The Fantastic Follies Of Mrs Rich
The Swan Theatre
JUST as there is no play so good that bad acting and direction cannot ruin it, there is also no play so poor that good actors and directors cannot make successful.
This latter observation is borne out by the RSC unearthed, run-of-the-mill play from the late Restoration genre.
Mary Pix was one of the dozen or so “female wits” who, following the success of Aphra Behn, emerged to challenge their male competitors and help fill the voracious appetite of London’s two main late 17th century theatres with virtually interchangeable plays featuring stock plots, characters and themes.
Despite the occasional telling aside — “The city is famous for crooks” — there are no Congrevean subtleties or witty linguistic duels here and director Jo Davies treats the play with ebullient energy for what it is, a delightful pantomime.
Mrs Rich, the wealthy widow of a city banker, craves to be accepted into the beau monde — “I will be a countess, cost what it will.” Consequently she is a ready gull for tricksters who can play off her pretensions.
Pix displays a practised skill in handling the regular pack of Restoration types, the affected prancing beau, the buffoonish country bumpkin, including his dogs, the scheming servants and, in an interwoven subplot, a conventional variant on the frustrated lovers playing out the eventual triumph of the marriage between virtue and honesty.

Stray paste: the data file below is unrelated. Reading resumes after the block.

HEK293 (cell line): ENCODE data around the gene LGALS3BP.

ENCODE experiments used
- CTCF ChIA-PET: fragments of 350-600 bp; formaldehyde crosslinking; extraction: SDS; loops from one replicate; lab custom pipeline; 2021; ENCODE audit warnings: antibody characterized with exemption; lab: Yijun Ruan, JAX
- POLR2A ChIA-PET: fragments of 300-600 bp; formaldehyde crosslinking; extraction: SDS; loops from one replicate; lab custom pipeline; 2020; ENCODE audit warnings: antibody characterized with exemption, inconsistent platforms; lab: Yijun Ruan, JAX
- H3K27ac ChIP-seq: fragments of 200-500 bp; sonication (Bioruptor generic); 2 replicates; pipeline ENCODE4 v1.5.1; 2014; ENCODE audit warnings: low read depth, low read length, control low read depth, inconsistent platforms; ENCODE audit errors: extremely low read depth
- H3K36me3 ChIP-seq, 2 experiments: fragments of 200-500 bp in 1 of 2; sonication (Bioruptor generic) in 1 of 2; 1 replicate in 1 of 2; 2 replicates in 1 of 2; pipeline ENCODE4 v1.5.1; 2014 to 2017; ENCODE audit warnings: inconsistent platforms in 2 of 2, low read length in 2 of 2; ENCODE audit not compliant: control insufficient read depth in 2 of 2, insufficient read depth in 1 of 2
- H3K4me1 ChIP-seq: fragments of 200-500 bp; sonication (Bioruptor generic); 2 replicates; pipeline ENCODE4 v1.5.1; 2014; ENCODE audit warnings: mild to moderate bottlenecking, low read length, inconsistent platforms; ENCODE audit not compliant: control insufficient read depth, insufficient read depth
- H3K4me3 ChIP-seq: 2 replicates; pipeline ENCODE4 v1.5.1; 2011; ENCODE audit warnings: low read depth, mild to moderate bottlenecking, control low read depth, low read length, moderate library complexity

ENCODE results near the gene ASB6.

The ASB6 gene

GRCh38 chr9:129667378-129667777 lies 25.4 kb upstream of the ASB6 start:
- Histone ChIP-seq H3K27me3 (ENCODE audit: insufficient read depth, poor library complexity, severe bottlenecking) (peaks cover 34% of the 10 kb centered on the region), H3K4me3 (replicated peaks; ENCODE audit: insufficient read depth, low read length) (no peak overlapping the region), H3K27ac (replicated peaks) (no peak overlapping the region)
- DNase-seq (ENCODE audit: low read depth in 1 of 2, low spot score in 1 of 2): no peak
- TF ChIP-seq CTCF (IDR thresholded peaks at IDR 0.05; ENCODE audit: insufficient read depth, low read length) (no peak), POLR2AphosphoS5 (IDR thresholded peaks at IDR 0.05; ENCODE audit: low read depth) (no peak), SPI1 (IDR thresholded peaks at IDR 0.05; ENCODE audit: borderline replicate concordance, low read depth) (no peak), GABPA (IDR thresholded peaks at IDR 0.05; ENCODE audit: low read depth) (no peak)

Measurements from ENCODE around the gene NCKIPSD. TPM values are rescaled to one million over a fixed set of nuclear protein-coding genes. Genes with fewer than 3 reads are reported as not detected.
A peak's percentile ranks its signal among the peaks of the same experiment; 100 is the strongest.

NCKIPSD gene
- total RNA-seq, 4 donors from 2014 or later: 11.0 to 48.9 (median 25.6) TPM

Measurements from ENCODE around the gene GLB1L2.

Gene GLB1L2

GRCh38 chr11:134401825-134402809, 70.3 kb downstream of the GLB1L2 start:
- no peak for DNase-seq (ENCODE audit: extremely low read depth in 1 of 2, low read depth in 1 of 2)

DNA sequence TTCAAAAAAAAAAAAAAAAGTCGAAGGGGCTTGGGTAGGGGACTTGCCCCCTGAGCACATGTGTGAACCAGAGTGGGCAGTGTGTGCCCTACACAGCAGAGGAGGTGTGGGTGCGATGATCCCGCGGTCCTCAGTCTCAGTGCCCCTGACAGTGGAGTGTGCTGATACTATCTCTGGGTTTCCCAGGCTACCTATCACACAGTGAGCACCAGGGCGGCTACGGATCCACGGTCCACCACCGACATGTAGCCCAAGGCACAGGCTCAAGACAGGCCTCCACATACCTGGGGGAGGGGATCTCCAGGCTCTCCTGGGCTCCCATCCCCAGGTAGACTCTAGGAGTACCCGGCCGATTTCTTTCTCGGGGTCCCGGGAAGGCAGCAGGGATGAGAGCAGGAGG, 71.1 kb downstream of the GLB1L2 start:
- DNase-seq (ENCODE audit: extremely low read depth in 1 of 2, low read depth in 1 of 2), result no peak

But here, it is not the play’s the thing but the production.
Grant Olding’s music, delivered by a female periwigged saxophonist quartet complements Davies’s direction bursting with energy and colour.
Although it is unfair to single out performances from a universally splendid cast obviously enjoying every moment as much as their hugely appreciative audience, Sophie Stanton’s Mrs Rich carries the show with her overflowing monomania.
Running alongside this season’s blood-drenched Duchess of Malfi and an uneven Macbeth, the Stratford theatre box office can afford a sigh of relief.
Plays in repertoire until June 14. Box office rsc.org.uk
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